Apple constantly churned and churned out new products, defining new categories. The pace of innovation was breathtaking, as soon as a new iPhone was released, there were rumors of a newer and faster one. Some would say that Apple was going to cannibalize their older products with the new, but they forged ahead anyway, with the profits to show for it. Apple embraced the disruptive technologies, not fought them.

Apple worked to create an experience, not just raw technology

When you buy an iPad, you are buying an experience. With the integration with iTunes you can download Apps, books, movies, magazines, and of course music. There is a whole ecosystem around Apple and the iPad, that is why they don’t OEM iOS to other vendors to build a device, Apple wants to control the experience.

Android on the other hand has no such ecosystem. They build the OS and let the OEMs build the hardware. There are phones running Android that are much better than the iPhone and there are tablets that are just as good as the iPad, but don’t sell well. Why? There is no ecosystem. I went into the local electronics shop here in Hong Kong and played with the Lenovo and Samsung tablets and there was no true “feel” to them, it was just a screen waiting for you to configure stuff on. Good for geeks, but not for consumers. My mom needs the simplicity of an ecosystem and an integrated experience. 

Google and by extension their OEMs, figured that slick and cool technology was going to be enough to win. Apple realized that good technology was not enough, users demanded an experience, and Apple gave it to them.

Now some lessons from things that Steve could have done better:

Apple suffers from the “Curse of the superstar CEO”

When I was in business school, I read a case study called “Curse of the superstar CEO”. The article stated that recently we have looked to leaders (CEOs) who have a lot of charisma and we tend to worship them like a religious figure. The curse of the superstar CEO is very problematic, it leads to leadership succession problems as well as exaggerates the impact that the CEO has on the company they are leading.

Steve Jobs was larger than life, the black turtle neck shirt and jeans (which I liked) became a cultural icon. No matter how great a CEO Tim Cook will be, he will always be compared to Steve Jobs and will always disappoint simply for not being Steve. (If you don’t believe me, just ask Steve Ballmer how he is doing not being Bill Gates.)

Apple Took secrecy to an extreme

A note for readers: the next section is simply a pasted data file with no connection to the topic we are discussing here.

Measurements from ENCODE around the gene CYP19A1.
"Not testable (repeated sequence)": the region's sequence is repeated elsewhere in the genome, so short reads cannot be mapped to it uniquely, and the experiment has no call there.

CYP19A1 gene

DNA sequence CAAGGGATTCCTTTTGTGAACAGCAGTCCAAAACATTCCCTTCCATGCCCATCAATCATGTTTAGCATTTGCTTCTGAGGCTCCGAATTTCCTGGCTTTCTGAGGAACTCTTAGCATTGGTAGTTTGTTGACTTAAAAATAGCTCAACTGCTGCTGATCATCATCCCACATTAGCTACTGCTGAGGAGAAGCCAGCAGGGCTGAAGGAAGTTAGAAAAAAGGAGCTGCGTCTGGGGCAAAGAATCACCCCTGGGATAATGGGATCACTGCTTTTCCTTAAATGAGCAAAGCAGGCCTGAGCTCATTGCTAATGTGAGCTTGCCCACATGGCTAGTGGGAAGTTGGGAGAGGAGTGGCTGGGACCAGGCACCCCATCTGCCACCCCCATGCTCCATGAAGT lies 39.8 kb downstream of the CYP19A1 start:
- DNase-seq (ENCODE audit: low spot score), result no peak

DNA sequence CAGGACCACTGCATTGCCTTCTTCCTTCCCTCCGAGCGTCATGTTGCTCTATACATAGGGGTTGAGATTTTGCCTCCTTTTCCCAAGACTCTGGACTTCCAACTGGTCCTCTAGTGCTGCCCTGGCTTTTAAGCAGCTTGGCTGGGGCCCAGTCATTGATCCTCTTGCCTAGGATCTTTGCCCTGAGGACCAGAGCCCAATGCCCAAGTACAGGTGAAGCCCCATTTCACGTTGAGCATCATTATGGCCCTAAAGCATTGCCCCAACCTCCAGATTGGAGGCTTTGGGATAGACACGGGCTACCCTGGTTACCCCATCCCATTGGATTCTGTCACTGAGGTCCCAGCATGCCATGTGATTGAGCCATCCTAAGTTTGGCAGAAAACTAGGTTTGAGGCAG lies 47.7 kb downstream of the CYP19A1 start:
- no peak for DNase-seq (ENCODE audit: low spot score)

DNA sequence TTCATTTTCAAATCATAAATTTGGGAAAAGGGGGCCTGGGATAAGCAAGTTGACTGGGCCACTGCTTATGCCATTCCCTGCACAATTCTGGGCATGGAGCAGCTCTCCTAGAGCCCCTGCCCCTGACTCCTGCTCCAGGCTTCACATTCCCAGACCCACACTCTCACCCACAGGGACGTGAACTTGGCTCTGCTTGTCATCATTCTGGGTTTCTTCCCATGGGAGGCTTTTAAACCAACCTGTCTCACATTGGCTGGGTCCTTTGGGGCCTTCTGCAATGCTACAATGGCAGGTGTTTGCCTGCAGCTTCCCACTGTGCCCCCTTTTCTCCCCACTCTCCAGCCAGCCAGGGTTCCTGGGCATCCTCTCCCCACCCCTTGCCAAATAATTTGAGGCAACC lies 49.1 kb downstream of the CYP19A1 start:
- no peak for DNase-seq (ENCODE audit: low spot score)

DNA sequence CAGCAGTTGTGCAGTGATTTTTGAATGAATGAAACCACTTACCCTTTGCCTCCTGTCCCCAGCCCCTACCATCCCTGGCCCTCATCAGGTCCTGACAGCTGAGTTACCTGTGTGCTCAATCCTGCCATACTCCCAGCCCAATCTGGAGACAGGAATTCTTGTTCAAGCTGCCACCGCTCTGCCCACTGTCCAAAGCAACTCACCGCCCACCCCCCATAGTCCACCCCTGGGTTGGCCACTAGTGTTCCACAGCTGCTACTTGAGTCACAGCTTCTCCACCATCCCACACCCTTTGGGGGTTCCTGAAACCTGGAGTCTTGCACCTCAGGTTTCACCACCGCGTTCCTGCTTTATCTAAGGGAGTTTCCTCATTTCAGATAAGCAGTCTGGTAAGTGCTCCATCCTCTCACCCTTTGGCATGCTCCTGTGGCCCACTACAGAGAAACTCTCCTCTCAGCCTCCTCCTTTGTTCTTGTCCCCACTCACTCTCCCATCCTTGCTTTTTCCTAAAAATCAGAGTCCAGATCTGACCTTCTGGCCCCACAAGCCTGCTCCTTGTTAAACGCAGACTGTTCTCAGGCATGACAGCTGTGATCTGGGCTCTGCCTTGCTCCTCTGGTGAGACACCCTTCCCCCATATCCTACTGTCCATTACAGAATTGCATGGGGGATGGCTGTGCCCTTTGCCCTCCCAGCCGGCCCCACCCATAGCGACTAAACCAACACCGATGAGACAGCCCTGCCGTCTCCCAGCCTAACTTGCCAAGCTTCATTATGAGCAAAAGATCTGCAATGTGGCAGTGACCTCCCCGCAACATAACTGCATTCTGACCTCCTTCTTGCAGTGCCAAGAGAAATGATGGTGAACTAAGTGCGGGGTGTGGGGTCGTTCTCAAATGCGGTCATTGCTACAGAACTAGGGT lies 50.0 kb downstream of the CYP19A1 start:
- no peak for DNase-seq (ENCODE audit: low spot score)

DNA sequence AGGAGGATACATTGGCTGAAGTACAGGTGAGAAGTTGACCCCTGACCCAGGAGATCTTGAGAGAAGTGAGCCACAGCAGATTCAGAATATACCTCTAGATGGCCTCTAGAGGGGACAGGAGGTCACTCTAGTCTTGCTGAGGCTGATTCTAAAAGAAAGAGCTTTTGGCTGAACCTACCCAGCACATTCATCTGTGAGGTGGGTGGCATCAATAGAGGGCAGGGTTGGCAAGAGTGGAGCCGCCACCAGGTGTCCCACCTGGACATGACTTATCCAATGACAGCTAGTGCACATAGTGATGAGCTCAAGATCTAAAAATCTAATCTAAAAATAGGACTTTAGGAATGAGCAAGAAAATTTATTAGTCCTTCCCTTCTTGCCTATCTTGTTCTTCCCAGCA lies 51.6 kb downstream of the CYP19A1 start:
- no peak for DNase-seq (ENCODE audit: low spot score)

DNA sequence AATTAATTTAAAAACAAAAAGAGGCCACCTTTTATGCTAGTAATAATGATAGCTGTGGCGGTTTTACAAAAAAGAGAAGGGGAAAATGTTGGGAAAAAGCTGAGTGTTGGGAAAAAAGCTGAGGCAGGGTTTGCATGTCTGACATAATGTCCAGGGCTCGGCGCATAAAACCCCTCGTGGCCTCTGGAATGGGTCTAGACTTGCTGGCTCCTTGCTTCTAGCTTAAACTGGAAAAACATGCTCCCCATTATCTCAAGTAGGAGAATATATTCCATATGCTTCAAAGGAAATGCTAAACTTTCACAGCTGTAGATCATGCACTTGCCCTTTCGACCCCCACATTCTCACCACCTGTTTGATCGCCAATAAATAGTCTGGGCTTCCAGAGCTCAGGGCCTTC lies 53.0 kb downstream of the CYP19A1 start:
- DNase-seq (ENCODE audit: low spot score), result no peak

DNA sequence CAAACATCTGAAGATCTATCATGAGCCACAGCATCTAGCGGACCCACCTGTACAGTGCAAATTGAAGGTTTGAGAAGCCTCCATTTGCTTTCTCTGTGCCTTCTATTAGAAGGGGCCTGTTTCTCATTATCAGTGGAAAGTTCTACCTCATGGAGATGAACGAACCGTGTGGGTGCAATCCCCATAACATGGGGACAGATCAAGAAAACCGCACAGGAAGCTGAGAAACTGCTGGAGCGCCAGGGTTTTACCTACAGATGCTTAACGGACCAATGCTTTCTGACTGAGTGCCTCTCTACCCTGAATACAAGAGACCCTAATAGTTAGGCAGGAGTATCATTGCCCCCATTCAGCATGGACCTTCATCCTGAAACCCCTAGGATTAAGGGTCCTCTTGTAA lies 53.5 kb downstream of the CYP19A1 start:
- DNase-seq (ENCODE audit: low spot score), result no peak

I understand how you want to keep things secret in a competitive marketplace. I also understand the value of trying to control the message. That all said, Apple took this all to an extreme. They shut down fan rumor sites (by suing fans who were kids!), sent the police to people’s homes to look for a lost iPhone prototype, and never talked to the press.

While this creates a tremendous amount of buzz, it also leads to misaligned expectations. When the MacBook Air and the iPhone 4S were announced, their reviews and reception were not that great as people were holding out and expecting something more. While the secrecy worked to generate buzz, it did not always work out as a positive. When secrecy is taken to such an extreme, it can work against you. While Apple is still super positive, they can get away with a lot, but not forever.

posted on Monday, October 10, 2011 11:43:59 AM (Eastern Daylight Time, UTC-04:00)  #    Comments [3] Trackback
# Thursday, September 15, 2011

The Microsoft developer ecosystem has been alive with buzz about Windows 8 all week at the Build conference. What everyone is talking about is the new Metro user experience and interface and the new WinRT API that supports it.

I was one of the lucky ones who got a ticket to Build before it sold out and received the developer prototype hardware tablet running the early preview of Windows 8 (I’ve never had prototype hardware before!) After playing with it for a few days, I can say that while the app store is not open yet and it is obvious  that the software is pre-alpha (there is no Metro mail client for example) running on prototype hardware, I can tell you that the new Metro UI experience is awesome. The iPad will have true competition.

While the iPad ushered in this form factor and paradigm, with Windows 8 Metro, Microsoft has taken it to a new level.  Windows 8 Metro uses the same immersive app concept pioneered by the iPad, however, the desktop is alive with data via “live tiles.” Instead of boring icons like the iPad, Metro gives you a truly interactive experience. The live tiles are live updates from the apps, everything from RSS feeds and Twiter to stocks and weather. You have full control over this experience and can customize the notifications or even turn them off (but not sure why you would want to do this.)

As I have played with Windows 8 all week, I never found myself going to “Desktop” mode on the tablet. As I interacted with the Metro tiles, I found myself doing all of the “tablet” things I normally do on my iPad. When I had to “work” (like write long emails and blog posts), I found myself using my laptop.